Investors who focus more on the tokenization and decentralized applications tend to take a slightly different approach. Rather than merely allocating to bitcoin from a high-level asset allocation perspective, they may spend resources researching new protocols, understanding the development team, appreciating the economics of the project and gauging the community support. This approach as more akin to fundamental investing in equity or bonds. The smaller the projects, the more like small cap investing it becomes where the returns are large, volatile and risky.
Bitcoin bull and bear markets centre around its halving cycle. Read more about that HERE. These cycles are an opportunity to shift one’s digital asset strategy and are another source of investment return. The simplest approach is to dial up allocation during a bull-market and dial it down during a bear-market. At the extreme, short positions during a bear market and leverage during a bull-market. The bull-bear cycles are also a major driver of capital flowing into the rest of the crypto ecosystem. This doesn’t imply there is no additional value, but we must appreciate that interest in bitcoin is a critical driver of broader exuberance, or lack thereof. Larger allocations to smaller projects makes more sense during a bitcoin bull-market than a bitcoin bear market.
Waxing and wane exposure to digital assets resembles macro investing where business cycle cyclicality is a key determinant of risk budget and sectoral exposure.
As Bitcoin ascends towards the world’s pre-eminent store of value, it becomes an institutional grade asset. It has already grown to a $1tn market cap asset class in 2021. Financial infrastructure is being built in this asset class, including lending markets, futures, options and forwards. There’s tremendous demand for these instruments by different market participants as they capitalize on volatility. In some senses, digital assets are the new free market. At one extreme, it’s the wild-wild-west like the ICO’s of 2017. But in other sense, there’s a whole new market of risk and volatility for investors to exploit.
A portion of this opportunity can be harvested in a sensible manner, without any of the regulatory risk of ICO’s. In fact, in some strategies one can remove digital asset exposure altogether.
Example A: Bitcoiners are willing to pay between 10% and 20% interest annualized for leveraged long exposure to bitcoin because they’re supremely confident about the return potential. On the other side of the trade, many are willing to provide capital for a 10% to 20% yield in USD. A large capital allocator can short bitcoin futures, hold the underlying and pick-up the yield differential at exceptionally low risk.
Example B: bitcoin trades at a premium in some markets due to large internal demand vs. supply shortages. This could be due to limited domestic mining supply or perhaps capital controls prevent arbitrage. Either way, investors can trade this arbitrage creating decent, low risk returns, without digital asset exposure.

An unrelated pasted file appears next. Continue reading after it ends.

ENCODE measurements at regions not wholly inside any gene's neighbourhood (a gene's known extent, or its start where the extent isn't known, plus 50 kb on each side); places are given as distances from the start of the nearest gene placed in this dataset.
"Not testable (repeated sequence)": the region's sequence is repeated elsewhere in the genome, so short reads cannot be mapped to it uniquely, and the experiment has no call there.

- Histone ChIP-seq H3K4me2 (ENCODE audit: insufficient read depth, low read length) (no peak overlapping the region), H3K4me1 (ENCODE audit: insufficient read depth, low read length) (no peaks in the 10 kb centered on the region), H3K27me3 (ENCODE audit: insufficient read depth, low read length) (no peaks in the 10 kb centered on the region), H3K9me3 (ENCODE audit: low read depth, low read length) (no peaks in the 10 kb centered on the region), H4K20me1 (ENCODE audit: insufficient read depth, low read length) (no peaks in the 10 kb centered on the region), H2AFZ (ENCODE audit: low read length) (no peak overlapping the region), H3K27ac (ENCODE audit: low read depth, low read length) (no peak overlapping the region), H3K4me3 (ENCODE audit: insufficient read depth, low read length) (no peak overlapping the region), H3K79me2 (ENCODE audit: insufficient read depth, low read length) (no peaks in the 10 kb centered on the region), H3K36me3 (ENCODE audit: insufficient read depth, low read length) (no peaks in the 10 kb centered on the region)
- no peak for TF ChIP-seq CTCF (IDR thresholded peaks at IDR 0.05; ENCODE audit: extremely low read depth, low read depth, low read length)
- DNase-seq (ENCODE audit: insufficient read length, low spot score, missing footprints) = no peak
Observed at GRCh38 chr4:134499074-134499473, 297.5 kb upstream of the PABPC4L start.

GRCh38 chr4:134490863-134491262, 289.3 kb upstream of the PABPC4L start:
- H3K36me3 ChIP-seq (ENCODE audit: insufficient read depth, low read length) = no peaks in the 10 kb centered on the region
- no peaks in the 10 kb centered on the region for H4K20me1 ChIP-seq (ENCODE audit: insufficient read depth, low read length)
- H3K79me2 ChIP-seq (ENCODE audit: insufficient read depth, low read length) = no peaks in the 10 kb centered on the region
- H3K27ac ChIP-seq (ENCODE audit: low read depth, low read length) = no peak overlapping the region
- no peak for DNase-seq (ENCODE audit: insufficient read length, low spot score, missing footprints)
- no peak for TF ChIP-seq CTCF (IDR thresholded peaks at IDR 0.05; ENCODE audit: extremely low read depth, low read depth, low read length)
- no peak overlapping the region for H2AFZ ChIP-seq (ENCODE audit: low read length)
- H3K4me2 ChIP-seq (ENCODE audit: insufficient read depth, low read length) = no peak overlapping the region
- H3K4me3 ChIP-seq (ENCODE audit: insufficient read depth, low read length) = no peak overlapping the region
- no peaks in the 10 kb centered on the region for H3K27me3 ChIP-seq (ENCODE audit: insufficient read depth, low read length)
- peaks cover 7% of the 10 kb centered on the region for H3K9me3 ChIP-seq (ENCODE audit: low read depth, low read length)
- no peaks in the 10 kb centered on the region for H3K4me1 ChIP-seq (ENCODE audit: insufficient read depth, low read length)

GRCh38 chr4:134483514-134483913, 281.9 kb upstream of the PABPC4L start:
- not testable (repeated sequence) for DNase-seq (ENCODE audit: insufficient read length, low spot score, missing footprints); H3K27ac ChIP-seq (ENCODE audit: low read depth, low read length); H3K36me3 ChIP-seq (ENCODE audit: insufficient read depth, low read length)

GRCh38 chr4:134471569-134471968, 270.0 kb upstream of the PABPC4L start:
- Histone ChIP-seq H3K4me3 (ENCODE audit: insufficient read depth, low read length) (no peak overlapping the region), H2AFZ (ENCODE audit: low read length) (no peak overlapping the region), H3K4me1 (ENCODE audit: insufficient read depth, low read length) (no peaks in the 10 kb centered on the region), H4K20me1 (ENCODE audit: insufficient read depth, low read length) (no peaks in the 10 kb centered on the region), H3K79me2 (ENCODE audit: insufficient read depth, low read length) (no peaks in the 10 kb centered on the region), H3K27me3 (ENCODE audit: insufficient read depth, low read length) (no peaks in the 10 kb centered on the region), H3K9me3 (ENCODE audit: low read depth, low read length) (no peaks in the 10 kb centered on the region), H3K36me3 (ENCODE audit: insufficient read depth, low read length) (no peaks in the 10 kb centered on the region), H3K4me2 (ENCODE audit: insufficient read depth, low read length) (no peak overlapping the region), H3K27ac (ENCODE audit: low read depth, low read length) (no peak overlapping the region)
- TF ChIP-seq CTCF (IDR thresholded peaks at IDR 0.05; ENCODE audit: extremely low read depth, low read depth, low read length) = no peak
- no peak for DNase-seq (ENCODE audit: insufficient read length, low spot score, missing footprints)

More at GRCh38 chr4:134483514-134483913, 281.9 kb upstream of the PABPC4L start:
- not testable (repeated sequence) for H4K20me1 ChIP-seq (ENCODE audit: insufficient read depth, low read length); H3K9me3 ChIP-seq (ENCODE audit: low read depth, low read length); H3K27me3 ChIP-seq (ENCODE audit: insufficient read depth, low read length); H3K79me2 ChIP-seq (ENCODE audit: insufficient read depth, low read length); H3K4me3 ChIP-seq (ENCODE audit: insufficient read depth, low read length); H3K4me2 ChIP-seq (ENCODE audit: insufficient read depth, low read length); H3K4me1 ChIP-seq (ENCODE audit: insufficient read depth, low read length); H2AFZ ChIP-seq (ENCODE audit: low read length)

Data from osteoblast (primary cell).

Operators who understand the instruments, build systems, manage capital flows and execute diligently can capitalize upon these opportunities. In traditional markets, there are limited returns to operations and execution because it’s a highly competitive business where large institutions have whittled down the margins. But digital assets aren’t there yet. The early movers have earned strong and sustained returns.
Looking back to 2017 and 2018, I was naïve in thinking that the arbitrage opportunities would disappear by 2020/2021. On reflection, it’s possible that they persist for a while longer. Bitcoin’s monetization path still has a lot of runway and it will likely be quite volatile during the next +-5 years as people grapple with this revolutionary but sometimes confusing technology. Operators and arbitragers are effectively just managing the volatility for their clients and providing different services to different pools of capital. I think there is a decent argument to be made that this service will remain valuable until such time as volatility converges on traditional financial markets.
I view bitcoin as the key asset allocation decision but there are also opportunities for fundamental type research across various use-cases, macro style investing through the bull and bear markets and operator skills to capitalize on volatility & inefficiencies within these nascent markets. Returning to the volcano analogy, bitcoin has ruptured the earth’s surface. Other streams may end up creating new islands, others will go nowhere, but none are likely to compare to bitcoin’s impact. I continue to direct newbies towards bitcoin alone because there is a risk of over-diversification and potentially scams as you head further out on this spectrum. But there is certainly value in the broader decentralized world. Plus, it is useful to differentiate the various sources of investment return and draw the analogies to traditional investment styles. Institutional asset allocators can now approach digital assets in a more structured fashion, picking which opportunity sets that suit their vision.
Good luck out there.